3. Be prepared to hustle
When Adam Schatz looked to Kickstarter to raise $75,000 for Search and Restore, his non-profit dedicated to showcasing new jazz and improvised music, his fundraising effort was a “full-time job” for the campaign’s 50 days. “I emailed every person I knew and was constantly asking people to help send it on to other interested parties,” Schatz says. “I went after the press right away, and though press tends to distance itself from fundraisers, I got some great pieces in Time Out NY and the Huffington Post, plus a big NY Times Arts & Leisure article on me that ran the day before we reached the deadline.”
Owing to a $40,000 windfall in the final week, he beat the goal by raising a total of $76,822, and with it spent much of 2011 creating a video library of jazz musicians and performances that can be seen here. “You should be doing a campaign that you can be active for during the entire duration of the campaign,” Adam says. “If you have any lag time or down time, you will actually have negative results.”
4. Appeal to donors’ ideals
COMMUNITY. Isn’t that what Brooklyn’s all about? My heartstrings are tied to the Bushwick Campus Greenhouse and the Bushwick News (BushwickBK.com) Kickstarter campaigns because I care about locally sourced produce and journalism. Other people care about these things in my community as well. Spend a chunk of time thinking about your endeavor’s philosophies and values, and how to project them on Kickstarter.
If you’re a band, don’t sell your songs; sell your ethos. When Bugs in the Dark was concocting their campaign, it was a no-brainer to play up their feminist/riot grrrl qualities, connecting themselves to a movement that inspires passion even among those who don’t know Bugs in the Dark personally. This is bigger than the band, or the tour, or the money they made. When putting a campaign together, ask yourself whether it would appeal to complete strangers. Don’t rely on your Great Aunt Bessie for this one.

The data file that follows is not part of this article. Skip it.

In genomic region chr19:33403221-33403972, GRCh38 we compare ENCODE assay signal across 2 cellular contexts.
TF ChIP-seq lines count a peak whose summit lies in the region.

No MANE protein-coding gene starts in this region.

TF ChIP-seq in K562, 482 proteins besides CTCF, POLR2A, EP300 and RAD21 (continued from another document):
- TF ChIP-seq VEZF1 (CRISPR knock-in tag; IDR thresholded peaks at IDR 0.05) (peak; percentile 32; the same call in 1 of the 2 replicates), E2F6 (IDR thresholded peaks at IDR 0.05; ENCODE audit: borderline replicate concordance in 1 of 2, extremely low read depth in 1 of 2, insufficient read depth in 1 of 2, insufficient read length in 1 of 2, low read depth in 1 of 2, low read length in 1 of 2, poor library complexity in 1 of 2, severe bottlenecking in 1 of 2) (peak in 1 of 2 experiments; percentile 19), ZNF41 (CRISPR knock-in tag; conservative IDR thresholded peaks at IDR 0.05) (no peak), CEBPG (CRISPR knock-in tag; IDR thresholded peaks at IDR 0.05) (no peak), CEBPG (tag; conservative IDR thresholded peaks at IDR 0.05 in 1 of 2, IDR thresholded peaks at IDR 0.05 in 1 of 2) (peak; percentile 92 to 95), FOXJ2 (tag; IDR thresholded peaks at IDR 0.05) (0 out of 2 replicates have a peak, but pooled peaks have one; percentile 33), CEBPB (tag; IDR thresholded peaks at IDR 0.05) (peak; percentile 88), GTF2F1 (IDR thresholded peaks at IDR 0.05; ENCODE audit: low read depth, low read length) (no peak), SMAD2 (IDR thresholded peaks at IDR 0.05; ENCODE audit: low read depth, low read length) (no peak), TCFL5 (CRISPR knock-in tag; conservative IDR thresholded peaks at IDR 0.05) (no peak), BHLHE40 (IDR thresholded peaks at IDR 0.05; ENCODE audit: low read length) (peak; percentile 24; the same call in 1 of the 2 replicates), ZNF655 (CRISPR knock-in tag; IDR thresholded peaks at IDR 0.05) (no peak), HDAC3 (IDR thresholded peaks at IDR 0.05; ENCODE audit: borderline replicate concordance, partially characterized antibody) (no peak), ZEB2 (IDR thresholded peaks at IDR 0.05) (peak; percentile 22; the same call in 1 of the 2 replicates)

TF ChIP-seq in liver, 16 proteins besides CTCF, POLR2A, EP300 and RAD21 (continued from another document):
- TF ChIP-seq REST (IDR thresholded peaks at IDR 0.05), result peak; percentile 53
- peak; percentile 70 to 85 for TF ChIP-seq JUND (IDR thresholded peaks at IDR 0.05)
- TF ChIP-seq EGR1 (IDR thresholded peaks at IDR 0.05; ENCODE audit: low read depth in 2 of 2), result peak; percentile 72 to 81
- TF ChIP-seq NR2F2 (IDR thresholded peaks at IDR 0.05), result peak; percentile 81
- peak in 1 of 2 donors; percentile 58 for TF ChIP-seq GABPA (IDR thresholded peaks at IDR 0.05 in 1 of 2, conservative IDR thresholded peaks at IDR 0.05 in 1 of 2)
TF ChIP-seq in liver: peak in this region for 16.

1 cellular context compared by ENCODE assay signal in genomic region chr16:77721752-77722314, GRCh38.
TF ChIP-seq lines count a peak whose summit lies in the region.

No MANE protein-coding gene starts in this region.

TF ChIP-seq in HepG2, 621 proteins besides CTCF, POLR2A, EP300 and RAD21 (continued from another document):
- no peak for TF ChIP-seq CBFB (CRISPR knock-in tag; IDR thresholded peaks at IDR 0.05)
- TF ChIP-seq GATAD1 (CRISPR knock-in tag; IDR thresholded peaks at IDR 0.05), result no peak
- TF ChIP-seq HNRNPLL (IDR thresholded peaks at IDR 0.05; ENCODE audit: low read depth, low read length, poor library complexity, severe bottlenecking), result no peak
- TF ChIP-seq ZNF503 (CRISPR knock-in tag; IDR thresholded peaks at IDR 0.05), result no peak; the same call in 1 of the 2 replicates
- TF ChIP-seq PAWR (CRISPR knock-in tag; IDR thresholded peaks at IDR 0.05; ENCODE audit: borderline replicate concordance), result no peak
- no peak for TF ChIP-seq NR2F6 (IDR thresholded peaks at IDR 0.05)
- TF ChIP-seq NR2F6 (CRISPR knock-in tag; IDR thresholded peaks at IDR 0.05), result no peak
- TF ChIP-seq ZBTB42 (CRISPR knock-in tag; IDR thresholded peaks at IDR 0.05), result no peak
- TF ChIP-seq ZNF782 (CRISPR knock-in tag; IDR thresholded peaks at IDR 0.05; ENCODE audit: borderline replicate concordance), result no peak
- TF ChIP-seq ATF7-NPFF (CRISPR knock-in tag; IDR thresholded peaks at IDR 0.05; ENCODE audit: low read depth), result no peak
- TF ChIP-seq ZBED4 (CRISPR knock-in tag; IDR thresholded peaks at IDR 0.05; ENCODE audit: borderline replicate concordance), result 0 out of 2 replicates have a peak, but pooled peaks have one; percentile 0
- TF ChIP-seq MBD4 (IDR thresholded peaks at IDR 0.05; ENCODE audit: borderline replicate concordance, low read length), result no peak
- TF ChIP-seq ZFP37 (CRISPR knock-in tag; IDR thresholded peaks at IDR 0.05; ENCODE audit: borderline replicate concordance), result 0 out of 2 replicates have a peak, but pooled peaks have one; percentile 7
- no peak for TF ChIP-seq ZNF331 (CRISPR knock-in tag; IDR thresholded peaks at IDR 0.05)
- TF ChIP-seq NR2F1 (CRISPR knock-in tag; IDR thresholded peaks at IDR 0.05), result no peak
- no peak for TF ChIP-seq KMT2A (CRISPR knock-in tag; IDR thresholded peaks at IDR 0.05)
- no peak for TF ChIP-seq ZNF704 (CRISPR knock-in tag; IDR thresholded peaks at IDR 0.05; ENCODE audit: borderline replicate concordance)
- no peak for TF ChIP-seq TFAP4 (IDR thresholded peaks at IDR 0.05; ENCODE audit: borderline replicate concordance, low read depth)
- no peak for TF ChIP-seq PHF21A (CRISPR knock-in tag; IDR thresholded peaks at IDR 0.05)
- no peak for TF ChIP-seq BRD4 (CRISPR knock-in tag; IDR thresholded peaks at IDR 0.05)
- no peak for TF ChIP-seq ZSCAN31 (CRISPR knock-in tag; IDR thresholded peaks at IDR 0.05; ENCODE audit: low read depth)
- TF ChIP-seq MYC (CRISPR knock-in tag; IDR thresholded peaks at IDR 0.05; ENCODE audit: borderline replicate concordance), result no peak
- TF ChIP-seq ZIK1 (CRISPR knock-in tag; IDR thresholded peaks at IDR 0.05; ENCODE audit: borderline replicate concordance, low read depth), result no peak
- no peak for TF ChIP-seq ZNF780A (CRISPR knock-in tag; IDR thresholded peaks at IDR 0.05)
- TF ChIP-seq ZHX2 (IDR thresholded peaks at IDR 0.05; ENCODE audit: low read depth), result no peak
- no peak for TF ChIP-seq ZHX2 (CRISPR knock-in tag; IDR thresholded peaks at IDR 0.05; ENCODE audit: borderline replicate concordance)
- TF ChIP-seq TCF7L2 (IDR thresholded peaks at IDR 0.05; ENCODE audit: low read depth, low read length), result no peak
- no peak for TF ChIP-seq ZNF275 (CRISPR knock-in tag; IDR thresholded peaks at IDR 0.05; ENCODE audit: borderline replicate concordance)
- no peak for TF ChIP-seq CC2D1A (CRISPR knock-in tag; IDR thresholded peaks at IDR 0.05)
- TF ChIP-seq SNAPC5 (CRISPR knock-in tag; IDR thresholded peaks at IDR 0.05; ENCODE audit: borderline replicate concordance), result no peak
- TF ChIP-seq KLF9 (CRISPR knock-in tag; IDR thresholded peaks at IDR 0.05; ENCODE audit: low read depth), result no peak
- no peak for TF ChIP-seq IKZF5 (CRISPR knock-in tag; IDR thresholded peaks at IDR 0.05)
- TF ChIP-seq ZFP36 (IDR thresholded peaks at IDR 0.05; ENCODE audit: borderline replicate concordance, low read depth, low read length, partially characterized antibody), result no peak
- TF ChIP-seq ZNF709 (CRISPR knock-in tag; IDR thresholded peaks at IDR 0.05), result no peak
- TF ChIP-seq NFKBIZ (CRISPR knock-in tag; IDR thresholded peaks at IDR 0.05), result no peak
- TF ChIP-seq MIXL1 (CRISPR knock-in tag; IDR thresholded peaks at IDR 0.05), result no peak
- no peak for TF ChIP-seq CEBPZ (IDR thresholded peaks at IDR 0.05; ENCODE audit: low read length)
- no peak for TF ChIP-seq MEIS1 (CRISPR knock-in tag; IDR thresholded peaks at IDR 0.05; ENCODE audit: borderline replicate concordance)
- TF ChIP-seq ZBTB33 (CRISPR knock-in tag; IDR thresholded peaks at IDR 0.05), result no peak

5. Don’t be afraid to think big.
Sure you could play it safe and ask for the bare minimum you need to fund your video project, while dipping into your own pocket to feed the cast and crew and rent a van. But wouldn’t it be better to have $7,500 than $5,000? Schatz was advised against setting his campaign goal at $75,000, but without the full amount, he could not have been able to execute his original vision of a video jazz library. “It was incredibly risky, and many people advised me against it” he says, “but my feelings were that if we DID reach it, it would be the most inspiring thing ever within the scene, one that is historically pretty limited in the digital age so far.”
Adds Leuben, “The beauty of Kickstarter is that there’s really nothing to lose. The worst that can happen is that you don’t make your goal and are still at square one.”
Need help with your Kickstarter? Get at me @shadoodon Twitter! I’ve worked on several campaigns and can help you figure out how to make yours a success.